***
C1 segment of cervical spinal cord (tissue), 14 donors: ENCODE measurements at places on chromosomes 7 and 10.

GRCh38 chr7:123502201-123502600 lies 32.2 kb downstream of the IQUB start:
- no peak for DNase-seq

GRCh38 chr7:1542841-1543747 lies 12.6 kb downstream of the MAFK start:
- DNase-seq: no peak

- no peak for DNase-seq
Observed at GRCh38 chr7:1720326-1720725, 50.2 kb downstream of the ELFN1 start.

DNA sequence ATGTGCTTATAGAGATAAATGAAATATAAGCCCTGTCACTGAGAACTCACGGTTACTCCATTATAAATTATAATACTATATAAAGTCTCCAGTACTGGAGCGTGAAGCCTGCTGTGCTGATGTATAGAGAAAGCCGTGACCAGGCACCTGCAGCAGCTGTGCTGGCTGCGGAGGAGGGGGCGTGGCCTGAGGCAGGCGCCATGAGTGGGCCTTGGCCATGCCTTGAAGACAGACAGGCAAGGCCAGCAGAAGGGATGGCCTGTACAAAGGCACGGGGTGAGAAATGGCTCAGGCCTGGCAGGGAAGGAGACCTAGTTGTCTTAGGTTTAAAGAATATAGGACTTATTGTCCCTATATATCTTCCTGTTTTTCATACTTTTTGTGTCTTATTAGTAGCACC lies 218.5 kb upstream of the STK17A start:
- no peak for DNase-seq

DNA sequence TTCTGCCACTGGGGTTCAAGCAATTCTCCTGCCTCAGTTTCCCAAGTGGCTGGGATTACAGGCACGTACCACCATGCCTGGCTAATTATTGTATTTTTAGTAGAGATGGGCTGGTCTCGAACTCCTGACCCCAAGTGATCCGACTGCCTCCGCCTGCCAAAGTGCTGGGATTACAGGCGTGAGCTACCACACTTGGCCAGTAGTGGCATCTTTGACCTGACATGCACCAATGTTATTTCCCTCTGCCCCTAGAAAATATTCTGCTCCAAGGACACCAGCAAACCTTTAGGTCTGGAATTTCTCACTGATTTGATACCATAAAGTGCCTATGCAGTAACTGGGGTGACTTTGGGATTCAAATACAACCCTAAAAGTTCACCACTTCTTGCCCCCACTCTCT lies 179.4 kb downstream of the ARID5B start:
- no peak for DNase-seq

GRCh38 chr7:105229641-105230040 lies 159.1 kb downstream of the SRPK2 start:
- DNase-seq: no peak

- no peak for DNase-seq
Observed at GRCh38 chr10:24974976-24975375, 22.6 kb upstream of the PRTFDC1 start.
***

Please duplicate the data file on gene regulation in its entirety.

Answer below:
C1 segment of cervical spinal cord (tissue), 14 donors: ENCODE measurements at places on chromosomes 7 and 10.

GRCh38 chr7:123502201-123502600 lies 32.2 kb downstream of the IQUB start:
- no peak for DNase-seq

GRCh38 chr7:1542841-1543747 lies 12.6 kb downstream of the MAFK start:
- DNase-seq: no peak

- no peak for DNase-seq
Observed at GRCh38 chr7:1720326-1720725, 50.2 kb downstream of the ELFN1 start.

DNA sequence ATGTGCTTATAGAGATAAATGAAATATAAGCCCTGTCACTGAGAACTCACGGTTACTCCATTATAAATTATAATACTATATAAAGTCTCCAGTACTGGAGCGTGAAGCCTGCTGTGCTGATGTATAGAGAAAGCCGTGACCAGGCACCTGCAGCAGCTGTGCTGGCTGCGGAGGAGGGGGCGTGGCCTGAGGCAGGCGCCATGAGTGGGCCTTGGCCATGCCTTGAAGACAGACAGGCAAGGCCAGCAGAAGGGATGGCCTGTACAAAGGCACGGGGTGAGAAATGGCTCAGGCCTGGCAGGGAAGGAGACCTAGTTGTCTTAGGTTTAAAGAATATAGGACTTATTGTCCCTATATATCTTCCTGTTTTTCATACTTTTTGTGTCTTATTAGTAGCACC lies 218.5 kb upstream of the STK17A start:
- no peak for DNase-seq

DNA sequence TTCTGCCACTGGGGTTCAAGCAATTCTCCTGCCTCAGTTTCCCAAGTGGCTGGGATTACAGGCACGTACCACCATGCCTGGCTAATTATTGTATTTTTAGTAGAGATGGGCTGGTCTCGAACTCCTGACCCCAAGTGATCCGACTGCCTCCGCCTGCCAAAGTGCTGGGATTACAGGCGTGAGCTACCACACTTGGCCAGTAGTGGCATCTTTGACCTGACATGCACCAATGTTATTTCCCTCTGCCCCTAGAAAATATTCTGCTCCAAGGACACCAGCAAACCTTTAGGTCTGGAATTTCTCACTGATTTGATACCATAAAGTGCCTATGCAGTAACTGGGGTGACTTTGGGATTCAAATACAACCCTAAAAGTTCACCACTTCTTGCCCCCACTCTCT lies 179.4 kb downstream of the ARID5B start:
- no peak for DNase-seq

GRCh38 chr7:105229641-105230040 lies 159.1 kb downstream of the SRPK2 start:
- DNase-seq: no peak

- no peak for DNase-seq
Observed at GRCh38 chr10:24974976-24975375, 22.6 kb upstream of the PRTFDC1 start.